London Buses route 360
|Vehicle||VDL SB120 10.4m / Wright Electrocity|
|Peak vehicle requirement||11|
|Start||Royal Albert Hall|
|End||Elephant & Castle|
|Length||6 miles (9.7 km)|
|Journey time||38-52 minutes|
|Operates||05:20 until 01:15|
Route 360 commenced operating on 25 January 2003 as was one of a number of new routes introduced in preparation for the commencement of the London congestion charge. It was operated by London Central's Camberwell garage using cascaded early model Dennis Dart SLFs, unusually treated to route branding.
The route was the first in London to use hybrid electric buses, with six vehicles built by Wrightbus, branded Electrocity, entering service in February 2006. The trial was announced in March 2005; route 360 was chosen as it is one of few single-deck routes to operate in central London. Six diesel buses were operated alongside the hybrids for comparison. The hybrids were temporarily withdrawn shortly after their introduction following problems with engine overheating.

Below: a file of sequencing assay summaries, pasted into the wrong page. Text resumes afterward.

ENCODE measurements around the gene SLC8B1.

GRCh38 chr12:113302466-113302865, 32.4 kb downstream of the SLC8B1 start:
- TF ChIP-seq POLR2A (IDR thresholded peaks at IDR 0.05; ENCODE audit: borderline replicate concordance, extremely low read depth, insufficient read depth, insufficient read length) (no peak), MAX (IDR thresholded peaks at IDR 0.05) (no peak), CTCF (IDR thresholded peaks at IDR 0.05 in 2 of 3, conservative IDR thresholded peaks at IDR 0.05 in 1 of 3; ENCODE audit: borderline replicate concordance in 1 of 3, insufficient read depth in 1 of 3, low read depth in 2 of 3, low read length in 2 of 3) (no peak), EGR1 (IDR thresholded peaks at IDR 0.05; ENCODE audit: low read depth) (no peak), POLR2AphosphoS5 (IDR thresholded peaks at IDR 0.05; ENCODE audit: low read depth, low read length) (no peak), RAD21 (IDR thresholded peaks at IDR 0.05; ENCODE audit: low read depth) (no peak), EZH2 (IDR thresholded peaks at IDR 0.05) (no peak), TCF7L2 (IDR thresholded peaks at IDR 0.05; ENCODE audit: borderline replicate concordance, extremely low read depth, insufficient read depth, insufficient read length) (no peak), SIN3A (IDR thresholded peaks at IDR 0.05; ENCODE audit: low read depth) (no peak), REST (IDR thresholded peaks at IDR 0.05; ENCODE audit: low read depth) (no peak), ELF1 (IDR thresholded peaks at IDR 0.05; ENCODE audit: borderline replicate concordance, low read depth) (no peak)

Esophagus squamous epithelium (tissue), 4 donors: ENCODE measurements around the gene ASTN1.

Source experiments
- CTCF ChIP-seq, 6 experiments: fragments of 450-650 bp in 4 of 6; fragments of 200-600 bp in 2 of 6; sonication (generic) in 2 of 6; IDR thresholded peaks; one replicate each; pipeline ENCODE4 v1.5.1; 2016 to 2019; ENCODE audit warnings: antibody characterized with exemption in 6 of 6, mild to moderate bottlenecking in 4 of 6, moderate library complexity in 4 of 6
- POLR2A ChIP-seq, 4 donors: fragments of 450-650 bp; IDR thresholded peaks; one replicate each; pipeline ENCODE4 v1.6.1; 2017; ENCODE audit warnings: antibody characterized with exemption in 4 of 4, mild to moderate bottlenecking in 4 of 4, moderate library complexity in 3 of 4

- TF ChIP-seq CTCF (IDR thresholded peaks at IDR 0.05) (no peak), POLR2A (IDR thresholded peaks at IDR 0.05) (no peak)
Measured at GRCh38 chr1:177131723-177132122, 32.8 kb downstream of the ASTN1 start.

In November 2009, it was announced that London Central had successfully tendered to retain the route, which would be converted to full hybrid operation using a mixture of new and existing vehicles from 23 January 2010, the first route to use only hybrid vehicles.
- Royal Albert Hall
- South Kensington station
- Sloane Square station
- Pimlico station
- Vauxhall bus station
- Imperial War Museum
- Elephant & Castle
- ""Cleaner, greener" buses for route 360". London SE1 community site. 7 February 2006.
- "First Electrocity order for Wrightbus". Bus & Coach Magazine. 18 March 2005.
- "Red buses go green in London". edie.net. 8 February 2006.
- Milmo, Dan (26 October 2006). "London plans hybrid bus fleet to cut carbon emissions". The Guardian.
- Aldridge, John (November 2009). "Route 360 to go 100% hybrid in latest contract shake-up". Buses (Ian Allan Publishing) (656): 16–17.
- "Route E1 - award announced 14 September 2009". Transport for London. 14 September 2009. Retrieved 27 May 2014.